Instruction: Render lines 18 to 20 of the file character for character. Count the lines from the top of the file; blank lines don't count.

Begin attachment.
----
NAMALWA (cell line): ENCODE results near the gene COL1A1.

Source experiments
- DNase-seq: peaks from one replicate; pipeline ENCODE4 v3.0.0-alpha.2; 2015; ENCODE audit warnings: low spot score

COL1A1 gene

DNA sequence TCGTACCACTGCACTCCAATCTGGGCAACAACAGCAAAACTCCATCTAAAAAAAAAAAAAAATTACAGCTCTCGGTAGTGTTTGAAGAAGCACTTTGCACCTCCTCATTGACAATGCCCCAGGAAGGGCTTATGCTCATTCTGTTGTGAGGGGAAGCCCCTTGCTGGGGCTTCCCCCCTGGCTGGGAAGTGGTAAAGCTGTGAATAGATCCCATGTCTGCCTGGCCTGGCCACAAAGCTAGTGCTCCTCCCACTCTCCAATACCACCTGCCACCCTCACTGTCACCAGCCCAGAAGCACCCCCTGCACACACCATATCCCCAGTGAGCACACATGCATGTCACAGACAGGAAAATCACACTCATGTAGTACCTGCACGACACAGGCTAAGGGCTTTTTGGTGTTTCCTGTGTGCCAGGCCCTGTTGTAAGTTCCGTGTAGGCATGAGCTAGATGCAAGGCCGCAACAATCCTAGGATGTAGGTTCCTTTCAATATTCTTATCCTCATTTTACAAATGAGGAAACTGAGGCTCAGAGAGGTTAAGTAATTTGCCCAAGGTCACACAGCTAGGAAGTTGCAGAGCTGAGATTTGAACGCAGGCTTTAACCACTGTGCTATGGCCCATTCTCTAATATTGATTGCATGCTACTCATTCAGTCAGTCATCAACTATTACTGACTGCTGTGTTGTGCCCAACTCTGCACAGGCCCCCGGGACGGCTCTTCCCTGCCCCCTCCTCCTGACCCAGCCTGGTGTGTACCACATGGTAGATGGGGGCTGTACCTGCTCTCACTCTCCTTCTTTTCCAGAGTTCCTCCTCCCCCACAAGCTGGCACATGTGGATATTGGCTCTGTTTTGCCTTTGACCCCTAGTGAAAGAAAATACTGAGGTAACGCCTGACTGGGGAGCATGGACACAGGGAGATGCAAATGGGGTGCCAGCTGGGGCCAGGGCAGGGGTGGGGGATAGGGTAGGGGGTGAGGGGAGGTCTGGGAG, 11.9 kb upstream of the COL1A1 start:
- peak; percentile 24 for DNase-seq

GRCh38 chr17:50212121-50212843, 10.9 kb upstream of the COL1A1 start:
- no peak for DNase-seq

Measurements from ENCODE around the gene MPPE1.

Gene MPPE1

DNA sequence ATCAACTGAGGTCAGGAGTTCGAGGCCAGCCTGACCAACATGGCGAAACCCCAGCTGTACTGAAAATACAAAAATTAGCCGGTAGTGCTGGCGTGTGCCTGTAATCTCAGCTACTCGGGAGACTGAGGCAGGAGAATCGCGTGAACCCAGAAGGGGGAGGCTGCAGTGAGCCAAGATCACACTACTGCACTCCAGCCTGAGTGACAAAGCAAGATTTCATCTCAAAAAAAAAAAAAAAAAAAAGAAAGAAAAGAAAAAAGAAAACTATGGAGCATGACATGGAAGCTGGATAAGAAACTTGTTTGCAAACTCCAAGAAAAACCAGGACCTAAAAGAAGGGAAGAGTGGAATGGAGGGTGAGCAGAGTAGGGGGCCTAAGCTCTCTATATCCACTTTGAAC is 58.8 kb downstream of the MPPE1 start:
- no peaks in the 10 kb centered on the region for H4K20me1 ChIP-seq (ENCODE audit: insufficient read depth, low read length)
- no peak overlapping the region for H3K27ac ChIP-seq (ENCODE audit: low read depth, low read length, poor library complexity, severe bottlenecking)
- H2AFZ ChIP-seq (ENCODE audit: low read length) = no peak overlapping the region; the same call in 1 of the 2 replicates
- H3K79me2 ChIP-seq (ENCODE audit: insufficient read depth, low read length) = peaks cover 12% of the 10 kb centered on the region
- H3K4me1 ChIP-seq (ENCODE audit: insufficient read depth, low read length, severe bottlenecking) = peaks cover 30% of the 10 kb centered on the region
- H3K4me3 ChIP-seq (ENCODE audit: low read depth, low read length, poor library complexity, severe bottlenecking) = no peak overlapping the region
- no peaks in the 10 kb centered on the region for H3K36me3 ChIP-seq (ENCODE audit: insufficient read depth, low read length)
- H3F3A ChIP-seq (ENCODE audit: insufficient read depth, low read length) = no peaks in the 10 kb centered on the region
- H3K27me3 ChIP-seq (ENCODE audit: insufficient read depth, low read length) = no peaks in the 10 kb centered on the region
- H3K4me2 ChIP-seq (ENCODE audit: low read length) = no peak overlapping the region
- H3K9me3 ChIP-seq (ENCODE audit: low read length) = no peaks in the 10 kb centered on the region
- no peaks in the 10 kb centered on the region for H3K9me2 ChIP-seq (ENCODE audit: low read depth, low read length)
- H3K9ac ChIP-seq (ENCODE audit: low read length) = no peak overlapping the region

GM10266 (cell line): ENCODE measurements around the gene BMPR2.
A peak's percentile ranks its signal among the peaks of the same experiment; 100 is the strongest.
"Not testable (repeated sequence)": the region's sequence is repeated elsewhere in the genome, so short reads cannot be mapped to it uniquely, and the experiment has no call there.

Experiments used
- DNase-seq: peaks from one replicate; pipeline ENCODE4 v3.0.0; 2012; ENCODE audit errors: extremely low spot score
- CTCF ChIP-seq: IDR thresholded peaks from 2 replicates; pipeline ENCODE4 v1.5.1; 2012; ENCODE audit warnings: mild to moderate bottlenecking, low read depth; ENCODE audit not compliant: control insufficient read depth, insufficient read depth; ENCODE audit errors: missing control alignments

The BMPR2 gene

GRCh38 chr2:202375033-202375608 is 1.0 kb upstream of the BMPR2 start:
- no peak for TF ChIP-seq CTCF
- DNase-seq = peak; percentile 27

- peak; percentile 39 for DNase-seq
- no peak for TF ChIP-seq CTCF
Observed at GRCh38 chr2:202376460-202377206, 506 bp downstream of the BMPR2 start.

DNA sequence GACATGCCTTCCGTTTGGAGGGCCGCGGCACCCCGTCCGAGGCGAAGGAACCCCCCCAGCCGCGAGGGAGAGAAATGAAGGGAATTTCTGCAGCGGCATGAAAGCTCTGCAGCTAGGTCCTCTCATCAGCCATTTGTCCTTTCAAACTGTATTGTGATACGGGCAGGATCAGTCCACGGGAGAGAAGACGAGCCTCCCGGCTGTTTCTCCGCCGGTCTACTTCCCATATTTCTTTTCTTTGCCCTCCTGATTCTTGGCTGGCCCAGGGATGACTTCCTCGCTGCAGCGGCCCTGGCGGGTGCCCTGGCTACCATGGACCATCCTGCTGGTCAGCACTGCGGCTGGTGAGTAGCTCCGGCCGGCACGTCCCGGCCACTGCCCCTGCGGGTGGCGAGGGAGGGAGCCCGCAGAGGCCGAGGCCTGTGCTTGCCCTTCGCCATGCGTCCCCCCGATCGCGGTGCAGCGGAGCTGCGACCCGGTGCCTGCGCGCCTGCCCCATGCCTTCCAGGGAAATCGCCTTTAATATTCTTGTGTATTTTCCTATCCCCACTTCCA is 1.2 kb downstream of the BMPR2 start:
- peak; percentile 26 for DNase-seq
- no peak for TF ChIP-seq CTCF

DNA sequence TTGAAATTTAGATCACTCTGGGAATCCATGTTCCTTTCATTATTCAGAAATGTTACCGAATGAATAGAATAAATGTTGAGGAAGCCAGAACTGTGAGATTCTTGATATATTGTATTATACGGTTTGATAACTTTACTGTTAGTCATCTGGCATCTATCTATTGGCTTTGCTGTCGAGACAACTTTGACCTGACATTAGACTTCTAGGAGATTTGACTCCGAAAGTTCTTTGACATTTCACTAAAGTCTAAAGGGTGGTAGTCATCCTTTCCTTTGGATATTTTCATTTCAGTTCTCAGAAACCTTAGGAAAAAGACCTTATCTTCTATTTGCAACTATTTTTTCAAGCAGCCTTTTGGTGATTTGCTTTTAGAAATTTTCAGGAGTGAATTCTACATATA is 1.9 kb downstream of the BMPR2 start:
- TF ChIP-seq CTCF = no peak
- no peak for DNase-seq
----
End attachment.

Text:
- no peaks in the 10 kb centered on the region for H3K36me3 ChIP-seq (ENCODE audit: insufficient read depth, low read length)
- H3F3A ChIP-seq (ENCODE audit: insufficient read depth, low read length) = no peaks in the 10 kb centered on the region
- H3K27me3 ChIP-seq (ENCODE audit: insufficient read depth, low read length) = no peaks in the 10 kb centered on the region